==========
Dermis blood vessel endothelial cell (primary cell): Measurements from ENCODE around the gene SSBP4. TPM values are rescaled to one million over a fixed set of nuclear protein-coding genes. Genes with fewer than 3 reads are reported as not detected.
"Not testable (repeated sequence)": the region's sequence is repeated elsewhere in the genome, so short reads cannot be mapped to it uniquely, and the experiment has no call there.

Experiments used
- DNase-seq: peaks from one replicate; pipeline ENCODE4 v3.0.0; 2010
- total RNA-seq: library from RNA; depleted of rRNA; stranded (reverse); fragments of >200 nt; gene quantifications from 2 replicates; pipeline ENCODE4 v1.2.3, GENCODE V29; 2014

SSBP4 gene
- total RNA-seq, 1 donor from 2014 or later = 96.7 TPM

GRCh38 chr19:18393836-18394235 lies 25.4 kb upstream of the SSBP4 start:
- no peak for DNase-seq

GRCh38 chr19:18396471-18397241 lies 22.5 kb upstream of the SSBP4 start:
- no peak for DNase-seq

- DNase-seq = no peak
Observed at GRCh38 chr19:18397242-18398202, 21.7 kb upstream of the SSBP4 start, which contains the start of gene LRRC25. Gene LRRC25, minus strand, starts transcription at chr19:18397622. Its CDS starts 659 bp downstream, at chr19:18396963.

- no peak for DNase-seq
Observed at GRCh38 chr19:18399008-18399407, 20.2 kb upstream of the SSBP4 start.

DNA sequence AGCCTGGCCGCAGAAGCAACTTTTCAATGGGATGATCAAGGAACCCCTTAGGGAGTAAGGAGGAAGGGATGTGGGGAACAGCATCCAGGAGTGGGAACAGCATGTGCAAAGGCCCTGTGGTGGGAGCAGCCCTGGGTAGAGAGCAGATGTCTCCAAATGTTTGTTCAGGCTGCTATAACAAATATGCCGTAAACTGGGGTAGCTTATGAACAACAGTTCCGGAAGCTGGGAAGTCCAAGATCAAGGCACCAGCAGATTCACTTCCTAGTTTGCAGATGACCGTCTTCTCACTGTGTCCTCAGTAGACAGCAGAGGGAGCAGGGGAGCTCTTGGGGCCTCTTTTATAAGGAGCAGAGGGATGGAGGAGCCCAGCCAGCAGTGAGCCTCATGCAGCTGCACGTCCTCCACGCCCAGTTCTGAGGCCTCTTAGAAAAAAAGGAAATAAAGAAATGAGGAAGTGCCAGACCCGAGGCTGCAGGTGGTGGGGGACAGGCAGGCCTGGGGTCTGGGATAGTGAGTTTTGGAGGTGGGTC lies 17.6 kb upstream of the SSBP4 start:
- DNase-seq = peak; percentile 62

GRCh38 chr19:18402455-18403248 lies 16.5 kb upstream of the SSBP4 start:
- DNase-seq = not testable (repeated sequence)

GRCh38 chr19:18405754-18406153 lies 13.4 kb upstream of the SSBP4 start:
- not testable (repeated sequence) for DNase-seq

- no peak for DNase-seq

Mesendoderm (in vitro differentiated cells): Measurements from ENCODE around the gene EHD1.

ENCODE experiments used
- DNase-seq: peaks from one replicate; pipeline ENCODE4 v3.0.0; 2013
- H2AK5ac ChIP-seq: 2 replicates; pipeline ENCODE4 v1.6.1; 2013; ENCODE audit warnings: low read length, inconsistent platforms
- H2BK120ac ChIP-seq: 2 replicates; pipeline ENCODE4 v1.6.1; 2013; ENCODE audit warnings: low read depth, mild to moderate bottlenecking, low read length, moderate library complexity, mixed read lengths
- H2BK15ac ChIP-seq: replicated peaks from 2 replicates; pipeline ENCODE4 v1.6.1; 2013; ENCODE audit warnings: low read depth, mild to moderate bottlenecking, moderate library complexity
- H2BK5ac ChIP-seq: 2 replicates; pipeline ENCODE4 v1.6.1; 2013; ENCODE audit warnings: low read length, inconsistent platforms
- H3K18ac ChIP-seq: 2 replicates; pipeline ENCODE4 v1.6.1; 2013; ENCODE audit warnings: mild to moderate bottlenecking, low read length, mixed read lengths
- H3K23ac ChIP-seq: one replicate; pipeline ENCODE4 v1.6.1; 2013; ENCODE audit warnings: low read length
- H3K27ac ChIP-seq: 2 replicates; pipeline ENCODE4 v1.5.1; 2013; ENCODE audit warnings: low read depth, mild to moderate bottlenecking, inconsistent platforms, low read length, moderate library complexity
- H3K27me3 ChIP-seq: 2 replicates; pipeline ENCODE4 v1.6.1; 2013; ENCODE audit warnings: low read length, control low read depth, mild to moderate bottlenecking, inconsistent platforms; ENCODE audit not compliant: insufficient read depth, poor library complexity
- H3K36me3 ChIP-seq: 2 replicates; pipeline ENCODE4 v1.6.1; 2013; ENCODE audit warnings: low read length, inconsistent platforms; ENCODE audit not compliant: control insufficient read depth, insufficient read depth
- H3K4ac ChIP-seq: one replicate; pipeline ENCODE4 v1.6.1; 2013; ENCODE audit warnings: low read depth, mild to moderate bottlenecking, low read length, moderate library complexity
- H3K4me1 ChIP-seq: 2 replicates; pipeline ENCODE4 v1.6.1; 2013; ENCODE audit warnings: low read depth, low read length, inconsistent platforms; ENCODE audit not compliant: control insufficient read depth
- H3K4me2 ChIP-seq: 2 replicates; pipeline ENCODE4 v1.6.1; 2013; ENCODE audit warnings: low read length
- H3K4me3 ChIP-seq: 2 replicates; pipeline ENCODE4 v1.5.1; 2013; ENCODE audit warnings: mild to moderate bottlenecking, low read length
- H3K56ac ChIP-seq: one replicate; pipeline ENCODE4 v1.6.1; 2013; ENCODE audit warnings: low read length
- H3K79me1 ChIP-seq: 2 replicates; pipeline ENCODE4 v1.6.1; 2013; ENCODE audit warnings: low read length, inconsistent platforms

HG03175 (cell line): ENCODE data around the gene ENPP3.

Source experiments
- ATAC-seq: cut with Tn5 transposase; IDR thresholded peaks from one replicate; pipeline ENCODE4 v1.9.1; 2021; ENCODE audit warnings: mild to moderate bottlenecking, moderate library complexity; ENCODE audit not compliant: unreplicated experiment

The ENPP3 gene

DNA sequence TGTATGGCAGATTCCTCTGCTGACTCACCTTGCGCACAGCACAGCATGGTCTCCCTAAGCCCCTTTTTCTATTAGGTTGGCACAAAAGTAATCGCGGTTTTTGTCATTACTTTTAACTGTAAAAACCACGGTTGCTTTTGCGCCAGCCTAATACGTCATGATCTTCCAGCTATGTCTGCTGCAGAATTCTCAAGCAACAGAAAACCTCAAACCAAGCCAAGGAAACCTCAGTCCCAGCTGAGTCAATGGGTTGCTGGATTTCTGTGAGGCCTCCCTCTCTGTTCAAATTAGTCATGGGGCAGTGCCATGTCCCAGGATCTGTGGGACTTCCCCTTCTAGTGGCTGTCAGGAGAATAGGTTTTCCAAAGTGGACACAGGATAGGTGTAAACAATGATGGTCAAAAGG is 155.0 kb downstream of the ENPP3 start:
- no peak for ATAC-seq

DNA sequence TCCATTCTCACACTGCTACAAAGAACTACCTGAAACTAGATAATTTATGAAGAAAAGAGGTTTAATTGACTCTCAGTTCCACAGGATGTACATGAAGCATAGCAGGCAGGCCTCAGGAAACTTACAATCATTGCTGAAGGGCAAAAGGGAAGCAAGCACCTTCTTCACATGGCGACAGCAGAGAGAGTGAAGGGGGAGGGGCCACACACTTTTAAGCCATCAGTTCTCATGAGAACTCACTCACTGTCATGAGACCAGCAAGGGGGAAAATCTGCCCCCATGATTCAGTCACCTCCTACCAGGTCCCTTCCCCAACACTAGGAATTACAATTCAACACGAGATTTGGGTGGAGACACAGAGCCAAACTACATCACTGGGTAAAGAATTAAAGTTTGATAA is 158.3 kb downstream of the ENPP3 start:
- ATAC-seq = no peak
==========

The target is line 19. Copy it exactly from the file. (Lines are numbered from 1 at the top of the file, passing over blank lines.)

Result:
- DNase-seq = not testable (repeated sequence)